Oxford researchers find African forests even more productive than Amazonia.

Oxford researchers find African forests even more productive than Amazonia.
At the entrance to World’s most productive forests – Study site Bobiri

Whilst most studies on the ecosystem functioning of tropical forests have focussed extensively on Latin America or Asia, researchers at the University of Oxford say comparing findings with studies in Ghana has produced interesting and differing results showing that more studies need to be made in Africa.

Tropical forests cover large areas of equatorial Africa and play a significant role in the global carbon cycle. Scientists from the Leverhulme Centre for Nature Recovery, in close partnership with collaborators at the Forestry Research Institute of Ghana (FORIG), have been looking at the carbon budget in both the Amazon and West Africa by undertaking detailed field assessments of the carbon budget of multiple forest sites.

The researchers monitored 14 one-hectare plots along an aridity gradient in Ghana. When compared with an equivalent aridity gradient in Amazonia that they had previously studied using the same measurement protocol, the studied West African forests generally had higher productivity and more rapid carbon cycling.

Their findings have been published in Nature Communications: Contrasting carbon cycle along tropical forest aridity gradients in West Africa and Amazonia.

Lead author Huanyuan Zhang-Zheng, a postdoctoral researcher at the Centre, said:

“Tropical forests are so diverse that we are constantly surprised when opening new study sites. I became  fascinated with West African forests because of this study, but I am sure there are more fascinating tropical forests yet to discover.”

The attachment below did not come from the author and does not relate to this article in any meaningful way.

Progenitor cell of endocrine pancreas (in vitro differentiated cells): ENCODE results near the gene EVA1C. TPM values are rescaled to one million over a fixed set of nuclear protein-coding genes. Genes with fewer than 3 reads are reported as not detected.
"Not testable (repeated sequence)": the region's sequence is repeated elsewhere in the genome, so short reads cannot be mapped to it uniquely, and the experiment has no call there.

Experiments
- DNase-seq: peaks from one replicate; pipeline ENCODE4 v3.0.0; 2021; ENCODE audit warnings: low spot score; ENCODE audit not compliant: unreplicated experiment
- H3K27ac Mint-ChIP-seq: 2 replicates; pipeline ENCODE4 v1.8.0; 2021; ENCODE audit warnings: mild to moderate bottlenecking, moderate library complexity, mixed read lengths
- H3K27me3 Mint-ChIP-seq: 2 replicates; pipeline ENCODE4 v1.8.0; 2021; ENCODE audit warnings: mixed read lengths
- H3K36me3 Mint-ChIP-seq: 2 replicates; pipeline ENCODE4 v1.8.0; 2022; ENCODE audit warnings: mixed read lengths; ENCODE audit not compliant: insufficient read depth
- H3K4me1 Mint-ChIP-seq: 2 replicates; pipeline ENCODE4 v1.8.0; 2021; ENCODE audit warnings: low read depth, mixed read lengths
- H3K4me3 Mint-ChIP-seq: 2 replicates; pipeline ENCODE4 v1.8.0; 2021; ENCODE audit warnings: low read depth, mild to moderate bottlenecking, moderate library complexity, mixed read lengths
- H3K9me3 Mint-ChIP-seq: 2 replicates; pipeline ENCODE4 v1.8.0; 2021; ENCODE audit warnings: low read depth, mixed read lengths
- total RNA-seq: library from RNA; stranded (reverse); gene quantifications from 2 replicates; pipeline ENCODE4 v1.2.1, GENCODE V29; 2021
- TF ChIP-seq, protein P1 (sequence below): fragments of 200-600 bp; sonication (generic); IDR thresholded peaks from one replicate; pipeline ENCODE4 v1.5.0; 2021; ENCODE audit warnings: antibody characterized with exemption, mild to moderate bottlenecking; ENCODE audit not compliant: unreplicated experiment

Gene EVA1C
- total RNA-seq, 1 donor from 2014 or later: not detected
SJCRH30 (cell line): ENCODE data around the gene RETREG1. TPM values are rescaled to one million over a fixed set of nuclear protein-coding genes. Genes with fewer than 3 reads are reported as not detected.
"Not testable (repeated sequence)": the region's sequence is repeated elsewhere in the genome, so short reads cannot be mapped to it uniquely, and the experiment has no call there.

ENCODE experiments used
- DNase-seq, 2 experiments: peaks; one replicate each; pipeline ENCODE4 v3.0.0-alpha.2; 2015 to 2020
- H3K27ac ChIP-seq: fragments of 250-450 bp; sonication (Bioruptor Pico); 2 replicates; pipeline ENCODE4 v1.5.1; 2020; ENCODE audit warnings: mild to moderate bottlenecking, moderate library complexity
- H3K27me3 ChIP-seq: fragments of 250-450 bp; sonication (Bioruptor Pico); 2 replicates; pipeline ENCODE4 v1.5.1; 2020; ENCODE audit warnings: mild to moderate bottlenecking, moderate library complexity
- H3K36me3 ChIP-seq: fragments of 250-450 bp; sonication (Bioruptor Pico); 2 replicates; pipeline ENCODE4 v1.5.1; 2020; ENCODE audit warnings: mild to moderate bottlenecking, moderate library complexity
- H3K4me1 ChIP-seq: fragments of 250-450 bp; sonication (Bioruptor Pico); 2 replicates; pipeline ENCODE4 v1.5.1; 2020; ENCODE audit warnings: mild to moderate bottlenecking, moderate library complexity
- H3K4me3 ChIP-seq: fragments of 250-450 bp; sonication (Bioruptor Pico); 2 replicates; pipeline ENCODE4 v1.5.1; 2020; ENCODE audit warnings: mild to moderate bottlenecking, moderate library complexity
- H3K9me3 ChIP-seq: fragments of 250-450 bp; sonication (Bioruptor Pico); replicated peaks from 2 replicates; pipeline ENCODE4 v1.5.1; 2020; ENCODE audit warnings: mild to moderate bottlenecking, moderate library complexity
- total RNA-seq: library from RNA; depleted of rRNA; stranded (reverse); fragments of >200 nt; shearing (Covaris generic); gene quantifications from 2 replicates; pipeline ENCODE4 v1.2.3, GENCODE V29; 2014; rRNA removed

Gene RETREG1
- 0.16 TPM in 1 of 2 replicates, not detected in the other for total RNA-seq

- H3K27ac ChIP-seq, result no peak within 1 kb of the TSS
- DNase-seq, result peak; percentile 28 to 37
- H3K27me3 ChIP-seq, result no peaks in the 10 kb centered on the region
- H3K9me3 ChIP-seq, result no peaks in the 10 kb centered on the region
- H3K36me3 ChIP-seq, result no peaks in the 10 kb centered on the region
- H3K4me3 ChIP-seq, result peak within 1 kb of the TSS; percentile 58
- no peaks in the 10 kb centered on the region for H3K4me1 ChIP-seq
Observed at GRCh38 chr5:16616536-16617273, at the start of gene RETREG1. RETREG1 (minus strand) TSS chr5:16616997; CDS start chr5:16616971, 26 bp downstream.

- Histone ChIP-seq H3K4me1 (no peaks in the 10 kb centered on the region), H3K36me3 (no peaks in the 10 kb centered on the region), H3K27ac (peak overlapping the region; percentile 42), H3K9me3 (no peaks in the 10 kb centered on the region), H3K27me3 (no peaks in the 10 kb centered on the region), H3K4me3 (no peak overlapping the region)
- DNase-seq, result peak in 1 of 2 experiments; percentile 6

“When we’re talking about carbon budgets, you can’t just study a stand of forests and imagine that applies to even nearby forests. Carbon budgets vary greatly from wet to dry regions in the tropics.

“Having studied the carbon budget in the Amazon it was interesting to see that West African forests are more productive, have more photosynthesis and absorb more energy. And we don’t quite understand why this is the case. This is an important region and shouldn’t be ignored. Our new findings were able to tell us a different story than our previous studies in the Amazonia, and has stimulated new questions and new research.

The work carried out is part of the Global Ecosystem Monitoring network (GEM), an international effort to measure and understand forest ecosystem functions and traits, and how these will respond to climate change. GEM was created 2005 under the leadership of Prof Yadvinder Malhi. The GEM network describes the productivity, metabolism and carbon cycle of mainly tropical forests and savannas.

Professor Malhi said:

“Ecology is a global science, and equal long-term partnerships are essential to produce both better science and fairer science. This work is the product of decades of long-term partnership between Oxford and institutions in both Africa and South America, work that seen many local students trained and graduating and contributed to building local capacity in environmental science.”

The study is also a fruit of successful collaboration with the Forestry Research Institute of Ghana – CSIR, many scientists from which made fundamental contributions to the study and are coauthors of the publication.

One of the lead Ghanaian collaborators, Said Akwasi Duah-Gyamfi, Senior Research Scientist, CSIR-Forestry Research Institute of Ghana, said:

“It was a wonderful experience to be part of the research team, and most importantly to explore and generate knowledge on topical issues about forests in Africa.”

Read the paper in full: Contrasting carbon cycle along tropical forest aridity gradients in West Africa and Amazonia

Read more about GEM: The Global Ecosystems Monitoring network: Monitoring ecosystem productivity and carbon cycling across the tropics